Nova Scotia Journal

Wednesday, December 1, 2021

The US is reviewing whether Instagram is harmful to children

Instagram is harmful to children

Key Takeaways:

  • A bipartisan group of state attorneys worldwide announced that they had launched an investigation against Facebook, now known as Meta Platforms.
  • Facebook for pushing its subsidiary Instagram to youngsters despite the risks.

The inquiry, which includes at least nine states, comes when Facebook’s approach to minors and young people is scrutinized. In emailed remarks, the attorney’s general said they examined whether the company violated consumer protection rules and put young people at risk.

“Facebook, now Meta, has failed to preserve young people on its platforms, instead choosing to ignore or, in cases, double down on known manipulations. That pose a substantial threat to physical and mental health exploiting children for profit,” Massachusetts Attorney General Maura Healey said in a news.

According to a Meta spokesperson, “these accusations are false and demonstrate a profound misunderstanding of the facts.”

“While challenges in protecting young people online affect the entire industry,” the spokesperson said, “we have led the industry in combating bullying and supporting people struggling with suicidal thoughts, self-injury, and eating disorders.”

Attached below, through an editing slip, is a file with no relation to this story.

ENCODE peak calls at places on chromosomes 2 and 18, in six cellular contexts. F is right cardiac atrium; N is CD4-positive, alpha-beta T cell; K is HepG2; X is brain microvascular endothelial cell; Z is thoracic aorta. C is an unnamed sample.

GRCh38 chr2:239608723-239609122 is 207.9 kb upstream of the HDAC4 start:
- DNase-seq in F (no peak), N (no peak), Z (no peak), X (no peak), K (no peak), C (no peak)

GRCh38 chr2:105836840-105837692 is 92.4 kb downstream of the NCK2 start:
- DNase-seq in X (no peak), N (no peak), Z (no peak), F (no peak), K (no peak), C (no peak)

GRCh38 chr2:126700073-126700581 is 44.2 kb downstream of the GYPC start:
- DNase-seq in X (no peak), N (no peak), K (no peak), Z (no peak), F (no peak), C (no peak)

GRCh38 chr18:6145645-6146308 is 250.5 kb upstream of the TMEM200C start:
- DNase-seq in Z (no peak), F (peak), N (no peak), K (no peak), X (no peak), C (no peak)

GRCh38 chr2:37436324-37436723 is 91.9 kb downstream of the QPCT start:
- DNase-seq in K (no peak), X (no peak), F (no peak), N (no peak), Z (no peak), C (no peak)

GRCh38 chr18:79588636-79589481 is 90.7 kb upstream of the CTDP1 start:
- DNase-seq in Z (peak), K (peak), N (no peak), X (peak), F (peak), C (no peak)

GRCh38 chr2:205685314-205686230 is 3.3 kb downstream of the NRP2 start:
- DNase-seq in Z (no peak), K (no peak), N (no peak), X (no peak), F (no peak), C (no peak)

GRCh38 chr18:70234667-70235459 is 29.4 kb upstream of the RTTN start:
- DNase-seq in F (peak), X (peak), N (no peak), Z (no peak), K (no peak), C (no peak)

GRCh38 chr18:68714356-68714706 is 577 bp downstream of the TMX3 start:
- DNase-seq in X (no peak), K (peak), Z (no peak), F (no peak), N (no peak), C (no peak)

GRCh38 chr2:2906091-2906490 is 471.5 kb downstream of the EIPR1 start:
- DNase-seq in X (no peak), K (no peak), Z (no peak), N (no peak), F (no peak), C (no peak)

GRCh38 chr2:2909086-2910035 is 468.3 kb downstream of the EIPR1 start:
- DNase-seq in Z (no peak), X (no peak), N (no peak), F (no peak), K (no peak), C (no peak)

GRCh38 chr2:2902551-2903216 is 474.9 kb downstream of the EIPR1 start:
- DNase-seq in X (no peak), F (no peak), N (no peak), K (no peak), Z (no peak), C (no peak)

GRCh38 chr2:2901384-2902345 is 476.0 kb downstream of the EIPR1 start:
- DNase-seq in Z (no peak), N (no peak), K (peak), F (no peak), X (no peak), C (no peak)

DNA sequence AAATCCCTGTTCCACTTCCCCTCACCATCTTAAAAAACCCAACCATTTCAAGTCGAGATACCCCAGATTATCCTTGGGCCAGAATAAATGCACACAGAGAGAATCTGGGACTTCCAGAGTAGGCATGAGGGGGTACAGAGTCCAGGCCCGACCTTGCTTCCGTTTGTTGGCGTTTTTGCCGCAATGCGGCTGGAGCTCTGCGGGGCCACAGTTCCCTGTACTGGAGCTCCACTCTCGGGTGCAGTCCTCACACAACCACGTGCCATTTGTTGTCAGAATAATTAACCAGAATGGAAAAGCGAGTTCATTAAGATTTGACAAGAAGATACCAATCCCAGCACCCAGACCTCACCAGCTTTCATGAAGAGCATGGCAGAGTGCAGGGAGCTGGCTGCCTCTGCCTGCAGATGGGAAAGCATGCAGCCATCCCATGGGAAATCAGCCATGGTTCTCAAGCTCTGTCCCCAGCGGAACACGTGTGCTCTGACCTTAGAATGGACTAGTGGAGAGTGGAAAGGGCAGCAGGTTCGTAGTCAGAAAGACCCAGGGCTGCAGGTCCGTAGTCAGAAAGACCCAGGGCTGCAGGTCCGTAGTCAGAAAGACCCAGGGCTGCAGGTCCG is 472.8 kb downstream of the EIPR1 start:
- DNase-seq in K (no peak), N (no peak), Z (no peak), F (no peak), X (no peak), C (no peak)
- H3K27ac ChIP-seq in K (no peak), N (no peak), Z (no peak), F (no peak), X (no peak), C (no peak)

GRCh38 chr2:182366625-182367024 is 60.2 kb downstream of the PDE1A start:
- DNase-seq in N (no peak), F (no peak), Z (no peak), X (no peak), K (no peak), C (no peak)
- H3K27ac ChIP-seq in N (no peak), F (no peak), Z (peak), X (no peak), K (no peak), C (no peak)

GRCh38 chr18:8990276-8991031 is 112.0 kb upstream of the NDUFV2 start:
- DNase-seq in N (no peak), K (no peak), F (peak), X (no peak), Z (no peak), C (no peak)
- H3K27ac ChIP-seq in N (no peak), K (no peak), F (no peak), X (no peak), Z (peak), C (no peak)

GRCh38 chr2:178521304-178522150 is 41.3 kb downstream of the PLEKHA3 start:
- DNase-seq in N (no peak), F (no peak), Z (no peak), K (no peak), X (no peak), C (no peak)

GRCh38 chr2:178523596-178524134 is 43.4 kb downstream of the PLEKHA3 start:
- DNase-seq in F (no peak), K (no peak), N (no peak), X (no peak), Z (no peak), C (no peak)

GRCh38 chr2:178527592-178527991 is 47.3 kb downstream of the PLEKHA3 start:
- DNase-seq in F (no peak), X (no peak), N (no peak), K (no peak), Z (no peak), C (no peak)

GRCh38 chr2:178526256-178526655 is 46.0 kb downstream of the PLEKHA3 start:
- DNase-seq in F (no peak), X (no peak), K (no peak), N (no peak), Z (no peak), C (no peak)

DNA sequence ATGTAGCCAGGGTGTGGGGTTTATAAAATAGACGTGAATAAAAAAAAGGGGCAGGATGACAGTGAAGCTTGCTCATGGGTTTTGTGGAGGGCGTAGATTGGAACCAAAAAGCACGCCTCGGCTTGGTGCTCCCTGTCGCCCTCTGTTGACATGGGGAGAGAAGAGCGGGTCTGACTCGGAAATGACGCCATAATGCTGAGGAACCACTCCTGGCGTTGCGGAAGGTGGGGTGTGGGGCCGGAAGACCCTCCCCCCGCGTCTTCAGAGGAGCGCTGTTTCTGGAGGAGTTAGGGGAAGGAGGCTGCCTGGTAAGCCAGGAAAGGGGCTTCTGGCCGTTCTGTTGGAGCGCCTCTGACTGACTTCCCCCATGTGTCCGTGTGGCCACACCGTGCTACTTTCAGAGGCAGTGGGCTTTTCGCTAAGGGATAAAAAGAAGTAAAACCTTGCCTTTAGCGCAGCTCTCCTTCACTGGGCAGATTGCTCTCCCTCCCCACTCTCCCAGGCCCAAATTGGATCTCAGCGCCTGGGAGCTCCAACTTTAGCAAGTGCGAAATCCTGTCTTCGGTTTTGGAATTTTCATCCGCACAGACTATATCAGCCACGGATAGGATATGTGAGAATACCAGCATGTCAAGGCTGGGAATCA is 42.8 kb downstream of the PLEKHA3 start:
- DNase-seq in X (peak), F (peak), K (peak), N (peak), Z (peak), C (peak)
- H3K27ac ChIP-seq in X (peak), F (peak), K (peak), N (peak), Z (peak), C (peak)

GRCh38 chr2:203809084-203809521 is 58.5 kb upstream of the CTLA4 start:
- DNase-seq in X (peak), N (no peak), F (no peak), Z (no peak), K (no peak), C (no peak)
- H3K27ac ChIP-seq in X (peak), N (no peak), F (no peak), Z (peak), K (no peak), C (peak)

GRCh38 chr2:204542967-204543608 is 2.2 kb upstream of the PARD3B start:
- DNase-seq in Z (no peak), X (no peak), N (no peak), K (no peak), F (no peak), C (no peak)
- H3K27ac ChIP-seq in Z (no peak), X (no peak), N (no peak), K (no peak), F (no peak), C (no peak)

They added that the firm is still working on parental supervision measures and is looking into age-appropriate activities for teens by default.

Like other social media platforms, Instagram has restrictions prohibiting children under the age of 13 from joining, although it has acknowledged that it has users of this age.

In September, the firm announced postponing plans for a children’s version of Instagram, citing rising opposition to the initiative. Still, according to a Wall Street Journal investigation, internal documents released by former Facebook team member Frances Haugen showed the firm understood that Instagram might have detrimental mental health consequences on young girls. The hacked data, according to Facebook, were used to present a false picture of the company’s efforts.

In recent months a group of higher than 40 state attorneys had recorded to the business, urging it to abandon plans for the children’s app, and politicians had expressed worry. Nebraska, Massachusetts, California, Florida, Kentucky, Tennessee, Vermont, New York, and New Jersey are among the states under scrutiny.

Source: Global News

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